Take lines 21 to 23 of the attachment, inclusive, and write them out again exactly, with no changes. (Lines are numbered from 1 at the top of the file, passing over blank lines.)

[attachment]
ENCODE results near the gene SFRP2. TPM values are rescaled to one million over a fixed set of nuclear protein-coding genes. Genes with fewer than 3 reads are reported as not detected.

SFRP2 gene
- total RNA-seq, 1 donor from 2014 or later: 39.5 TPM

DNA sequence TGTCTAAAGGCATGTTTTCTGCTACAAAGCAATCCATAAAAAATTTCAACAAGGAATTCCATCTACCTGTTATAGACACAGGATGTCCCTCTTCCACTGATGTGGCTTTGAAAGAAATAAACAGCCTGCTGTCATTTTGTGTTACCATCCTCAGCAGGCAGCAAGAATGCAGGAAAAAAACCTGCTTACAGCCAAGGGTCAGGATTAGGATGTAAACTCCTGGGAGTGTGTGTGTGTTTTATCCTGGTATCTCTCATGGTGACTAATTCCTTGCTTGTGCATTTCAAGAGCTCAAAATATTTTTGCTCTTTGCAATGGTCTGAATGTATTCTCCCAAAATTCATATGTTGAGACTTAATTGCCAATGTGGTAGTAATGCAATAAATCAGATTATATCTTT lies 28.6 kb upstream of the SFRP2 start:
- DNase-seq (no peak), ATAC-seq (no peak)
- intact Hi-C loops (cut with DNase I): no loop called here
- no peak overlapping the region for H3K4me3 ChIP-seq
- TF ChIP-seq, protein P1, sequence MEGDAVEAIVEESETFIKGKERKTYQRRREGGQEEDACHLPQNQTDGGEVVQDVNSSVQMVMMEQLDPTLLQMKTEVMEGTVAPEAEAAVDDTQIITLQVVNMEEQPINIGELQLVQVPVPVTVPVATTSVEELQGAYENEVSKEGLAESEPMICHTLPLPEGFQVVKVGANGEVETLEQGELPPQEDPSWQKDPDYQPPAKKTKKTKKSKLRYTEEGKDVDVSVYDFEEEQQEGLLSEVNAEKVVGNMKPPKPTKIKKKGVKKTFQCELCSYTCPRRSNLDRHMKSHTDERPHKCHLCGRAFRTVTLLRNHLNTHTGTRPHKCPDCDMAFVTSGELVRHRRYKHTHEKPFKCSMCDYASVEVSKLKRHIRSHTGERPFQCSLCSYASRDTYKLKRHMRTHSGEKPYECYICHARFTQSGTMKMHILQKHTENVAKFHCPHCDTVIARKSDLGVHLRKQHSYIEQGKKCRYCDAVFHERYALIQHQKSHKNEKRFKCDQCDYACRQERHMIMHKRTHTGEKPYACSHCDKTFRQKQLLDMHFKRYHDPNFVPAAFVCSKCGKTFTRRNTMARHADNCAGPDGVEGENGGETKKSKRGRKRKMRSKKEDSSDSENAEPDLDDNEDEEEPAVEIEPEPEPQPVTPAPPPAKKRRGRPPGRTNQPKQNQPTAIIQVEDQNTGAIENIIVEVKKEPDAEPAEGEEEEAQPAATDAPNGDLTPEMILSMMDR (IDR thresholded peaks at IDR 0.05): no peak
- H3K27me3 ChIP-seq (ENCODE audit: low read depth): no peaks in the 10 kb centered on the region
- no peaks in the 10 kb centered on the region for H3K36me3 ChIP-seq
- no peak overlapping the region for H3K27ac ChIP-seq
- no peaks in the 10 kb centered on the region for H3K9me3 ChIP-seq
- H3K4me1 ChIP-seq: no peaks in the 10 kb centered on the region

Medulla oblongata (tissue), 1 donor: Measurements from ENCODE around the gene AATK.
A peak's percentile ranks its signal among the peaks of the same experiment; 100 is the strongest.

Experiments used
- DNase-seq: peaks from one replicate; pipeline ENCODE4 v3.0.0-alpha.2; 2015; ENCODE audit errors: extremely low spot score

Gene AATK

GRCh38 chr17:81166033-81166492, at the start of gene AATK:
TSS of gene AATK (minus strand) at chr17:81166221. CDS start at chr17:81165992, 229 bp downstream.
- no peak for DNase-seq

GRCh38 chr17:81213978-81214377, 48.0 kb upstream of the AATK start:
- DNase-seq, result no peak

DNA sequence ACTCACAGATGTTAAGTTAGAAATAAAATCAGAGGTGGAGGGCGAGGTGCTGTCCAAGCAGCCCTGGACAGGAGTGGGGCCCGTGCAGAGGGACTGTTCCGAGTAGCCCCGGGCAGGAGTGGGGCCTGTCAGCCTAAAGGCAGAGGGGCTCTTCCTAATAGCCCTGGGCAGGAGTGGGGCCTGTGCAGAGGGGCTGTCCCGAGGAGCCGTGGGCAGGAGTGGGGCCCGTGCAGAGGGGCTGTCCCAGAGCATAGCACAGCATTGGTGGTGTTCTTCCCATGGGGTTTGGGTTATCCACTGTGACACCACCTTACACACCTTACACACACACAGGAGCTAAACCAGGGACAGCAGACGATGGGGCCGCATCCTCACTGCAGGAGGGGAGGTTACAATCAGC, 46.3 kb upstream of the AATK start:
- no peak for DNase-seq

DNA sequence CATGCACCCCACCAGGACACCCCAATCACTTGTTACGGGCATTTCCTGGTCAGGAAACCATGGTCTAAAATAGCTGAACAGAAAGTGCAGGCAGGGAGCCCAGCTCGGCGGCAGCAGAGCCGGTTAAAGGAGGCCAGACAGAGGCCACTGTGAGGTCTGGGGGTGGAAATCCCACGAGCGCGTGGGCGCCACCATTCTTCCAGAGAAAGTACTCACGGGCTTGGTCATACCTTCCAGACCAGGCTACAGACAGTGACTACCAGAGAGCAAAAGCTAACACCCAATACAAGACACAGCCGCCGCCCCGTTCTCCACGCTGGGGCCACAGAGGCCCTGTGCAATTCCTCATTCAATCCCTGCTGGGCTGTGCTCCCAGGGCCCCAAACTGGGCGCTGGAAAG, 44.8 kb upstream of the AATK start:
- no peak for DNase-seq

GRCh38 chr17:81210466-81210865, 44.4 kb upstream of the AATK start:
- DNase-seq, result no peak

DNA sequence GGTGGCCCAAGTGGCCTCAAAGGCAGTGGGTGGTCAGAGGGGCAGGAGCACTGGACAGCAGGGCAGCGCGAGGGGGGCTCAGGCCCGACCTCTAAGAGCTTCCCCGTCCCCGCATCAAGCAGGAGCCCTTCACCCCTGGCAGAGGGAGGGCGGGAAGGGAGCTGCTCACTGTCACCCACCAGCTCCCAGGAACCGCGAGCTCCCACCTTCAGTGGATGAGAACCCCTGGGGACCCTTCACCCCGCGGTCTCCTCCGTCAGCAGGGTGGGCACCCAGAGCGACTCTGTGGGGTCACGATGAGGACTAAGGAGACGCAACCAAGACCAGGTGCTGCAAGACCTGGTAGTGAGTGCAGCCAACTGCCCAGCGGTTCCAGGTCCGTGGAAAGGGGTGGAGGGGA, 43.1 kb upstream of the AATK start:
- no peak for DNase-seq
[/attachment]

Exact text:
- no peak for DNase-seq

GRCh38 chr17:81213978-81214377, 48.0 kb upstream of the AATK start:
- DNase-seq, result no peak